I think you'll find that if you keep a cartridge more than a few years, there'll be nothing left in it.


You need decades, for permeation to empty a cartridge. I am currently using cartridges bought from a shop that gave up selling FPs and ink, that are more than 10 years old (the Pelikan print on the box is the old blue and white one, guess they are from the early '90s) and, yes, they have lost a little content and the ink is more saturated, but that's it. They are still usable. Actually I asked about the inks, but they were glass bottles left on a shelf in direct ambient light for decades, and the color had degradated.


I've seen Sheaffer cartridges be dry in just a few years.

Roger W.

I got the same problem with Montblanc cartridge. I don't know when they were made but it was before the fall of the Berlin wall. So 22 year ago minimum... they where mostly dry... But ink in bottle from the same time was still good. The thing is I don't remember where I put this bottle.
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#16 SamCapote

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Posted 23 April 2011 - 00:51

One tip I have tried is sealing my older cartridges in food saver bags. Less likely to evaporate in a vacuum.
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#17 Phormula

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Posted 25 April 2011 - 18:27

I think that with cartridges it depends on the ink and the manufacturer of the cartridge. I still have the box my Paper Mate FP came in the erarly '80s, nearly 30 years ago. I checked out of curiosity and the original cartrige was still inside (I used that pen with a converter since day one) and it was about 70%. Coming to more modern times, Lamy cartridges seem to evaporate faster than Waterman ones. Some time ago I bought cheap cartridges and they started to show sign of permeation after 5 years.

I guess it has to do with the ink composition, the polymer grade used, the cartridge wall thichknes and the crystallinity level of the polymer higher the crystallinity and strain induced crystallinity, the lower the permaeation.
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#18 stuartk

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Posted 25 April 2011 - 18:42

One tip I have tried is sealing my older cartridges in food saver bags. Less likely to evaporate in a vacuum.


I would think they'd be more likely to evaporate in a vacuum, at least until the evaporation reaches a level where the vacuum no longer exists. :)

#19 SamCapote

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Posted 25 April 2011 - 22:08


One tip I have tried is sealing my older cartridges in food saver bags. Less likely to evaporate in a vacuum.


I would think they'd be more likely to evaporate in a vacuum, at least until the evaporation reaches a level where the vacuum no longer exists. :)


I did this with 1 of about 50 boxes of Parker Penman Emerald cartridges, before I checked the actual physical science of my (bad) idea. I now realize I should have read first and sealed second. Luckily, I only did this a few weeks ago, so not much has happened after opening them up. Probably the best thing is to just extract all the ink with an 18 or 20 gauge needle syringe, and transfer it to a better sealing glass bottle. Thanks for your post.
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#20 Phormula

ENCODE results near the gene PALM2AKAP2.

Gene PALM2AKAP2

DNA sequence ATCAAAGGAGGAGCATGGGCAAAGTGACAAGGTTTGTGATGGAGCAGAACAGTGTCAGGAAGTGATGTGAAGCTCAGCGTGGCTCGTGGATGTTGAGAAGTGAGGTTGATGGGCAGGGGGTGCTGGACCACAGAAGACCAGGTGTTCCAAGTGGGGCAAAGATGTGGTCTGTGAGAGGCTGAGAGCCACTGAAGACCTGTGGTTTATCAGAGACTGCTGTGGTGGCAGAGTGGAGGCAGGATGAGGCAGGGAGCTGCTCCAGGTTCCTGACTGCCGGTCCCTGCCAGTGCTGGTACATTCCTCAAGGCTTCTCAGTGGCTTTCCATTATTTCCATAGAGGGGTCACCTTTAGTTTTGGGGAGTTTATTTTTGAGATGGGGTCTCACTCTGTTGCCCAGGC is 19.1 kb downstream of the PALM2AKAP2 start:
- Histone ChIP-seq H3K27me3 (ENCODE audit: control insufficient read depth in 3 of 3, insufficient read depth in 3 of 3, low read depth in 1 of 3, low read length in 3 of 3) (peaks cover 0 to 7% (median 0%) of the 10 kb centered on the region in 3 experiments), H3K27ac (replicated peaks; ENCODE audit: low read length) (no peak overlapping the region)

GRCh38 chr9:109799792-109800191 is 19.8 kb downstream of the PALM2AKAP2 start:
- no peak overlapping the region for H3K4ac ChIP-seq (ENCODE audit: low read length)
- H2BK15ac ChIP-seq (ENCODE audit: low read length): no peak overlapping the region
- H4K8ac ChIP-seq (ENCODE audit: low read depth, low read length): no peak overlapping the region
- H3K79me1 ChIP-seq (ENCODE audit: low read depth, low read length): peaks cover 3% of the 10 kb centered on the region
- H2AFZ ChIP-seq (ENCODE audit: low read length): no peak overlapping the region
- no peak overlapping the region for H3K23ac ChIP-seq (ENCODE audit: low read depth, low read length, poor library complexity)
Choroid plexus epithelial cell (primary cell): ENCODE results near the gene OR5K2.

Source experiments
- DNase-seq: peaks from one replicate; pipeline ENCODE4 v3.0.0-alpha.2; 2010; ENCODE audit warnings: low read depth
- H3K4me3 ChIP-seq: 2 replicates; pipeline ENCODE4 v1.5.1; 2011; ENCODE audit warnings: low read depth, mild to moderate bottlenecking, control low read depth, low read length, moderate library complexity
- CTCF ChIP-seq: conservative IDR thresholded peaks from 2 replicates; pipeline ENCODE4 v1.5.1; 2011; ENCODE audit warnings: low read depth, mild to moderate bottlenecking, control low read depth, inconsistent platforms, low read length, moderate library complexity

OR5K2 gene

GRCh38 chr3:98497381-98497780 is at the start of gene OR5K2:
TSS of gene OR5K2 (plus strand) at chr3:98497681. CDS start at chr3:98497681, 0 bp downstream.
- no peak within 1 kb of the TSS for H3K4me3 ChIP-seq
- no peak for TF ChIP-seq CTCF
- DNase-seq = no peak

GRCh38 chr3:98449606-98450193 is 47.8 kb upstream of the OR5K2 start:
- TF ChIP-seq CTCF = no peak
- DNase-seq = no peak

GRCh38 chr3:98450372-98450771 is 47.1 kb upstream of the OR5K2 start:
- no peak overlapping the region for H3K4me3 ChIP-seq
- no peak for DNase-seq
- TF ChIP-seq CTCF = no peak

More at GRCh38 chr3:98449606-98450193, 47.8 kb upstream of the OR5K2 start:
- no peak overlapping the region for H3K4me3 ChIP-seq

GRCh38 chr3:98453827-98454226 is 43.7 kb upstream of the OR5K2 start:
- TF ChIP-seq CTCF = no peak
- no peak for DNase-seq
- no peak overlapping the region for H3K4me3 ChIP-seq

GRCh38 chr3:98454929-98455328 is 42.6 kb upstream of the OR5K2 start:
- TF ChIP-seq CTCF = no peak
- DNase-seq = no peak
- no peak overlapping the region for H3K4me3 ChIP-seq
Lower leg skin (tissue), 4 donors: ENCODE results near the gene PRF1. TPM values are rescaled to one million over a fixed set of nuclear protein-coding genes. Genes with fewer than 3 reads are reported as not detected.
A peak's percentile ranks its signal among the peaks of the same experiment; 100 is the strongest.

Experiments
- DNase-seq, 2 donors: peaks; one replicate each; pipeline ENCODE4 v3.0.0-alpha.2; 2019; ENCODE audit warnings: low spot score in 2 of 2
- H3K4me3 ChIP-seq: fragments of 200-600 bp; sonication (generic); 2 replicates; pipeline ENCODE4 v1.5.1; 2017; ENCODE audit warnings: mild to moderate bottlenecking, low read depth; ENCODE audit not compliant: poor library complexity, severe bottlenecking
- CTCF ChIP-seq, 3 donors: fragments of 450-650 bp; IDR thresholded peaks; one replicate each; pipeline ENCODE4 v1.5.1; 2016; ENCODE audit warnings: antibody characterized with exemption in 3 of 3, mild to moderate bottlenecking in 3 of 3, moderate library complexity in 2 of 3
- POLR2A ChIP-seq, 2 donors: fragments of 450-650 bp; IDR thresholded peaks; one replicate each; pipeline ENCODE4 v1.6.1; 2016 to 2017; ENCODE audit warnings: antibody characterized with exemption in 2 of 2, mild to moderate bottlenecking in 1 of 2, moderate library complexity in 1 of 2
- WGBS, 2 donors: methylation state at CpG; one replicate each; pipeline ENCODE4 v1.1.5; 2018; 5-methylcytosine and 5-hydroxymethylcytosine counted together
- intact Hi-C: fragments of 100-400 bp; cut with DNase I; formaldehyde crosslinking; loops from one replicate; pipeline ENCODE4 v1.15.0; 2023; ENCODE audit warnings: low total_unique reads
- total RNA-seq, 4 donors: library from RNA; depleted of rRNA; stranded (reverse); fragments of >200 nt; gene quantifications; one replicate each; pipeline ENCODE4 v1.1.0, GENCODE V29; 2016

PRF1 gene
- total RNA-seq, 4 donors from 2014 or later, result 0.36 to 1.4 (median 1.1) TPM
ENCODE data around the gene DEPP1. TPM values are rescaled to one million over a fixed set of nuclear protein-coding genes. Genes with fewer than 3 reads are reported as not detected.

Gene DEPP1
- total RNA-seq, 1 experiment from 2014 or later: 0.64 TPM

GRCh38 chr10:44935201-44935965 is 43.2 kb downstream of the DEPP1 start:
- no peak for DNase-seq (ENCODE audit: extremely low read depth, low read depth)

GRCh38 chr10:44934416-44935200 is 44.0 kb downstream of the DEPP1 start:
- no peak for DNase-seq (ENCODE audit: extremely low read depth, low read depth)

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Posted 26 April 2011 - 06:05

From a scientific point of view, the best way to store cartridges is to keep them in a glass container with some water inside. The presence of water will prevent permeation of moisture from the cartridge. However, this creates other issues, such as bacterial growth.
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#21 UltraMagnus

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Posted 27 April 2011 - 10:04

As others have said, most inks will last for decades. One thing that concerns me is noodlers reactive inks though, since I have read cellulose reactive dyes will slowly loose their reactivity over time. It wouldn't harm pens, but would no longer be a waterproof ink.
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#22 PaperDarts

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Posted 27 April 2011 - 14:48

The general consensus seems to be "indefinitely". Unless the ink is contaminated with something and SITB (stuff in the bottle) grows or exposure to light causes chemical changes in the dyes, then the ink should remain usable. I have a bottle of some Montblanc ink I bought 20+ years ago and it is as poor today as when it was new. <img src="http://www.fountainp...>/rolleyes.gif" style="vertical-align:middle" emoid=":rolleyes:" border="0" alt="rolleyes.gif" /> Other folks report using 50+ year old ink happily.

The symptoms that may indicate bad ink are sediments, cloudiness, stuff floating, or a bad smell.


Me too re the MB ink; I bought 4 of the large bottles 20+ years ago when an art supply store was going out of business. I'm on the 3rd bottle now, they've all been just fine. I keep them in a drawer out of the light, just in case.
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#23 SJH

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Posted 26 August 2011 - 02:39

Greetings All,
I recently bought a bottle of Mont Blanc from Zoli and the box had a use by date on it for Feb 2013! But I'm sure it would actually be usable far longer than this.

Best regards,
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#24 gioflowers

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Posted 30 May 2013 - 23:49

Has anyone ever experienced stringy or gummy ink?



#25 Waski_the_Squirrel

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Posted 31 May 2013 - 03:49

The first ink I used was several decades old: Parker Quink that my father had in his desk drawer. Sadly, although he had 2 Parker 51s there, he never bought any Superchrome ink!